Isolation Drills: Lee Clarke

Like the majority of you, all of us in the Philadelphia area are staying at home, learning to adapt to our “new normal.” MAGNET is checking in with local musicians to see how and what they’re doing during this unprecedented time. Photos by Chris Sikich.

Clarke: This year I’ve been discarding things that weren’t serving me and giving more of my energy and attention to what I want to uplift in music and life in general. Early on, the COVID outbreak forced me to quit DJing and take a pause on a few production projects. This gave me time to finally finish and release my first-ever solo project, Off Nights, which came out in May. In September, I released a follow-up single, “Evaporate,” with two frequent collaborators, Kingsley Ibeneche and Ivy Sole.

I also used some of the extra time to finish some collaborative projects that I didn’t have a plan for releasing pre-COVID. With my housemates, who run the record label Astro Nautico, I helped organize the Atlantics X series, which is raising money for artists who have been negatively impacted by the pandemic. We put out singles from several of my collaborative projects, including Ibeneche, KillerWhale and Jasmine Cassell.

Recently, I’ve also been working on music for dance tutorial videos by Urban Movement Arts, who are offering a variety of COVID-safe ways to learn dance. I’ve been practicing dance with their guidance throughout the year, which has been rewarding physically and spiritually. I’m finding a new way to connect with the music I love, centering my body. 

Overall, I’ve been blessed to be doing things that I’m passionate about, more so than ever. I’m fortunate to have some students who have stuck with me for remote lessons throughout this year. The main thing I’m excited about though, is all the producing I’ve been doing, specifically working with some amazing singers and songwriters. I’ve been thinking a lot about what it means to be a music producer, what a great responsibility it is to work on other people’s songs. Whereas at one point in my career, I may have been quick to take on any project, rush through it and move on, in this slower version of my life, I have time to really sit with and nurture every project.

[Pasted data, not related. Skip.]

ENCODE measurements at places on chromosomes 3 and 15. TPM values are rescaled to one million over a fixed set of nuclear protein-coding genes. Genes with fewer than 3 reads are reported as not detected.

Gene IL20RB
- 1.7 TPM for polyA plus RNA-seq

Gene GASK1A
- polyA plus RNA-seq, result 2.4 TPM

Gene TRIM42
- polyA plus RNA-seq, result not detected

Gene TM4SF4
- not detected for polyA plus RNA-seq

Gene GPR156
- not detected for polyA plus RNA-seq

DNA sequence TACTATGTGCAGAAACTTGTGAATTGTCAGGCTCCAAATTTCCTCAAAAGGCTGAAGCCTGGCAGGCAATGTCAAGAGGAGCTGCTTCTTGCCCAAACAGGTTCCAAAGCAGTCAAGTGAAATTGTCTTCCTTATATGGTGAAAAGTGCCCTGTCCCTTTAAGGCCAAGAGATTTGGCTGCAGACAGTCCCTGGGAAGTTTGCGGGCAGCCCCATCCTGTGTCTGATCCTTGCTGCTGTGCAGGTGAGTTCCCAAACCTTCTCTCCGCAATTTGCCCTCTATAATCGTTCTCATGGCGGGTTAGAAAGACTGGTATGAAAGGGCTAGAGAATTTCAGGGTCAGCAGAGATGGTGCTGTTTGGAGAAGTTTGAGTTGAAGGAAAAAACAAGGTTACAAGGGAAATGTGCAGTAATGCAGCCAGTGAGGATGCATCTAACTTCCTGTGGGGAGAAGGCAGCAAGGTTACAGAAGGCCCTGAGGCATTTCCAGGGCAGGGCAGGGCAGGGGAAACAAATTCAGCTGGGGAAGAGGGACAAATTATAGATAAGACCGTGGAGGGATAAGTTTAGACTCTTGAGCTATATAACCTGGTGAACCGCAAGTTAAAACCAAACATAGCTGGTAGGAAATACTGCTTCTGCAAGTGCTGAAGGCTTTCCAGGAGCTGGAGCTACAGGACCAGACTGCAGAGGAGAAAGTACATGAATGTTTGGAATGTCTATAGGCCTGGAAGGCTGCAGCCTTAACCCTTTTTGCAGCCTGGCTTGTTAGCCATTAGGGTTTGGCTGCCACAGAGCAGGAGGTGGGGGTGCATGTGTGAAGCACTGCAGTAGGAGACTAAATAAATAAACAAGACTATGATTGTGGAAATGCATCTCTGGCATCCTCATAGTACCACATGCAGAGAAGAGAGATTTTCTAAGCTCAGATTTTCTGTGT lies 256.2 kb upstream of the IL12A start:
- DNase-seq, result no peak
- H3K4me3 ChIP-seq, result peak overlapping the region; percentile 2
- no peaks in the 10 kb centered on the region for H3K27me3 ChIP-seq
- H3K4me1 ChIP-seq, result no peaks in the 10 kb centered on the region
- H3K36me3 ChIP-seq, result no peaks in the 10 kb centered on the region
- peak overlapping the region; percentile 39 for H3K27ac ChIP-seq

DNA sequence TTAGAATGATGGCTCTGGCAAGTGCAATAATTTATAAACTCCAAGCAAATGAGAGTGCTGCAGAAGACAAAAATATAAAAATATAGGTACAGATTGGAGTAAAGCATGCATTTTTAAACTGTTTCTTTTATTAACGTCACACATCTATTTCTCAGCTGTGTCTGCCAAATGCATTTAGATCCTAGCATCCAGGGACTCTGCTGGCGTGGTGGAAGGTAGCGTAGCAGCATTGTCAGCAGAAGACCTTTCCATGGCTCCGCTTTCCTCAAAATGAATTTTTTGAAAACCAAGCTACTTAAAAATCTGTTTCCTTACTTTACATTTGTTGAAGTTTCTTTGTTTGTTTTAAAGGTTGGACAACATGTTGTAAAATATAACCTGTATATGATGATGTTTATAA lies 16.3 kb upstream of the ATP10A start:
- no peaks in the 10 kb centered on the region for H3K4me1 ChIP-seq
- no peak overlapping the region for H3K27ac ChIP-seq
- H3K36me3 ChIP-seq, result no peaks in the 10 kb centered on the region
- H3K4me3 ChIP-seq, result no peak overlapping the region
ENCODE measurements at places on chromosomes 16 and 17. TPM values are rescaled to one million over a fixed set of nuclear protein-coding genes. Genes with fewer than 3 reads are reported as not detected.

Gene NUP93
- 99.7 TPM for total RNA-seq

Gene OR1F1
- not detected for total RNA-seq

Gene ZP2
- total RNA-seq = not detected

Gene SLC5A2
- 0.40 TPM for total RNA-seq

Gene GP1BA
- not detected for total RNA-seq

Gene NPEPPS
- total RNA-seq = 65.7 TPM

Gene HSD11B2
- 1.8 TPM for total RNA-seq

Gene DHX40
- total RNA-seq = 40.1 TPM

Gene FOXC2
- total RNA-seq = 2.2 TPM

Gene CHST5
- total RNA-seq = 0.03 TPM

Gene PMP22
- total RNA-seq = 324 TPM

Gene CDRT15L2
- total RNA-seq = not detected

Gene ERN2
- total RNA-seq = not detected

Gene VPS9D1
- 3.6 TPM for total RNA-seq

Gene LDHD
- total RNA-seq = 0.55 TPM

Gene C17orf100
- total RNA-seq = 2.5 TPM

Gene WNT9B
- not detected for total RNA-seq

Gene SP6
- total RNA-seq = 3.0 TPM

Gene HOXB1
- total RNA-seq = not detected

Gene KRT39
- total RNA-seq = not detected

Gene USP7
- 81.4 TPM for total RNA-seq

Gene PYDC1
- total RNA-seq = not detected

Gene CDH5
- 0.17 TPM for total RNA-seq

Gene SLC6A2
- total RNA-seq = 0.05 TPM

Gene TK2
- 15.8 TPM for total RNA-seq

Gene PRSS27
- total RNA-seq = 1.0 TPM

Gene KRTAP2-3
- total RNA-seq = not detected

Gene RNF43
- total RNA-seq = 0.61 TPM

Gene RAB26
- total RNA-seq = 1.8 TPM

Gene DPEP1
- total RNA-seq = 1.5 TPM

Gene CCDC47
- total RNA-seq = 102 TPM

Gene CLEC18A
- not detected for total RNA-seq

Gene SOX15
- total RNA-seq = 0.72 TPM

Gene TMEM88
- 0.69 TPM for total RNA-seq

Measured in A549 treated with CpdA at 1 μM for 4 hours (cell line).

The recent public attention to the ongoing oppression of Black people in the United States has had me reflecting on my role as a white producer largely working in hip hop, jazz and other musical forms created by Black people. The music that I love to make fits into a lineage of exploitation by white people of Black communities’ creativity. I want my relationships with Black artists to be reciprocal and equitable, not extractive or harmful.

This is a lifelong pursuit without easy answers. I think the best way forward is to come in close with my collaborators and try to model relationships between us that feel in line with living an anti-racist life. I see music as a valuable tool in bringing people together to dismantle white supremacy.

It can be hard to feel a sense of community when I’ve been physically isolated from my closest friends and collaborators for months. Lacking that physical sense of togetherness really wears on me and a lot of my peers. Recognizing the importance of social distancing, I also hope we can find ways to emphasize the importance of social connection. Music has an incredible power to bring people together, whether as listeners, on the bandstand or in the studio, often across lines of difference. 

Though it has felt difficult and uncertain to be a musician right now, the value of music feels very clear to me. I’m finding myself connecting with music on an emotional level, using it for processing and healing in a way that reminds me of my teenage years, often alone in my room with headphones on. It may have to be a solo activity for a while longer, but I know it will feel amazing when we can all get together again one day.